That many of us in EA are strongly inclined to spend our lives with those who share our own way of life doesn't distinguish as problematic from the rest of society. One could argue that almost all cultures are cult-like and EA should aspire to be(come) a super-rational community free of the social problems plaguing all others. That would seem to me to be molehill mountaineering that can be disregarded as vain attempts to impel EA to be(come) quixotically perfect.

Regarding 'culty-ness,' I feel like too many subcultures or countercultures play into the hands of the paranoid accusations of a generic and faceless public. Several years ago, when I was both aware of evidence-based definitions of cults and was in extreme disagreement with mainstream societies, I thought accusations of being a cult levelled at movements that weren't unambiguously cults ought to be disregarded. I no longer feel this way, as I now recognize that a degree of cultishness in an organization or community can exist on a spectrum. Ergo, some public accusations of appearing to or actually being a cult ought to be taken very seriously.

EA is a small, niche community on the fringes of society. Putting that way may seem to stigmatize EA as pattern-matching to those fringe movements that pose a serious threat to society at large. That's not what I meant. I just pointed out that this is a crucial function between society at large and subcultures which may begin alienating themselves to the point of falling down the rabbit hole of becoming a cult.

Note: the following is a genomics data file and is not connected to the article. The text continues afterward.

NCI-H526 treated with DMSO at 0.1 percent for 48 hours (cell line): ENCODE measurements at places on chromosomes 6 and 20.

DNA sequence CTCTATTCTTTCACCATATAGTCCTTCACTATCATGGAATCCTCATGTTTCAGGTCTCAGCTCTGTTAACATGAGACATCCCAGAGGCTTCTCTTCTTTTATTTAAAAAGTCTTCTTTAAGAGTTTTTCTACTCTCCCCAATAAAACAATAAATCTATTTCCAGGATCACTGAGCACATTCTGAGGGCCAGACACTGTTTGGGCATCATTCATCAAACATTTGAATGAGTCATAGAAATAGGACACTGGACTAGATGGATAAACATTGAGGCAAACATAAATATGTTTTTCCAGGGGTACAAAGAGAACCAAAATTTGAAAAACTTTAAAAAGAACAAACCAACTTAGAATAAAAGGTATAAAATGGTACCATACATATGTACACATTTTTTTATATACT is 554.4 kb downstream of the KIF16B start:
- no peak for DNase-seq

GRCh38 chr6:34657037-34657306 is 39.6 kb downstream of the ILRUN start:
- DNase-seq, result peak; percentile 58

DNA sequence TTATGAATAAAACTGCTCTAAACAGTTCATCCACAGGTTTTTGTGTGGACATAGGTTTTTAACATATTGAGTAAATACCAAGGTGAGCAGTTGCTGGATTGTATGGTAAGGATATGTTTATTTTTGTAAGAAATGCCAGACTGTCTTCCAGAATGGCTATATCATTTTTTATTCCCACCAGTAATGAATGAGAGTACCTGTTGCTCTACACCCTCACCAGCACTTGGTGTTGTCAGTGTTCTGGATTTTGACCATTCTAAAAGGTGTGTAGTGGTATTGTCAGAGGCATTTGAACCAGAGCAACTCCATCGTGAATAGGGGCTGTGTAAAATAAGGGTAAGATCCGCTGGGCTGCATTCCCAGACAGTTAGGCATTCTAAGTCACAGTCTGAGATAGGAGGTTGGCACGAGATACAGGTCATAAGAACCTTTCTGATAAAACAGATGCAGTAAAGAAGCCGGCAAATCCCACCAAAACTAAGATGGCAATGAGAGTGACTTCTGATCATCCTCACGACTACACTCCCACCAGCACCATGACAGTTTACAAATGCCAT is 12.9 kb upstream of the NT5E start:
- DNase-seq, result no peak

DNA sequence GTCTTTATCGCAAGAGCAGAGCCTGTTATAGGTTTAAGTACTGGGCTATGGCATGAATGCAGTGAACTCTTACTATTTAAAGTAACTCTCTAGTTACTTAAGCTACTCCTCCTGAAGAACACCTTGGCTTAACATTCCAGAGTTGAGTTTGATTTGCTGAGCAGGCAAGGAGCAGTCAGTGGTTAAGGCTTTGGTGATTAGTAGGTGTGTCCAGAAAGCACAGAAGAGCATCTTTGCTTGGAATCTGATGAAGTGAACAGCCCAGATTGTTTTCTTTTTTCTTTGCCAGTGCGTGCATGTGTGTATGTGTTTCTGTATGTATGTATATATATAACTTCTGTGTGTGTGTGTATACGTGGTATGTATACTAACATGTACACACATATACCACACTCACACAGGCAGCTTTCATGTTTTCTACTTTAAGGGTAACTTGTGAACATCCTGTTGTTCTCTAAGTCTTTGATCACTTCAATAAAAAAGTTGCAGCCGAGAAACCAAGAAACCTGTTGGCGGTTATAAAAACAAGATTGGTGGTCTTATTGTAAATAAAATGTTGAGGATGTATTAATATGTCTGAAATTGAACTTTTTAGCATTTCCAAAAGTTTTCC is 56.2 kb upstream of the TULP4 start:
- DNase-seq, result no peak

Yet it seems there are mass groups in all mainstream societies that if they were a small, fringe group would be labelled cults, but only are not because they've been normalized over several decades. Such groups can constitute tens or even hundreds of millions of people. I believe such groups are often whole religions, or social structures similar to religions, which as they transform into mainstream institutions are sanitized in a way that makes them less harmful per individual than small, niche cults like the Church of Scientology.

Nonetheless, they often cause significant harm. So, much of humanity has severe cognitive dissonance about what is and isn't a cult, and why all kinds of mainstream institutions shouldn't be considered just as harmful as cults. This should cause us to take concerns of being culty with a grain of salt when it comes from a source that is selective in its opposition to cult-like groups. What I've never understood is, if some in EA are concerned that EA may seem like or take on actual cult-like tendencies, why none of us try assessing this for ourselves. As a movement that aspires to be scientific, we in EA ought to be able to assess to what extent our community is like a cult by reviewing the scientific research and literature on the subject of cults.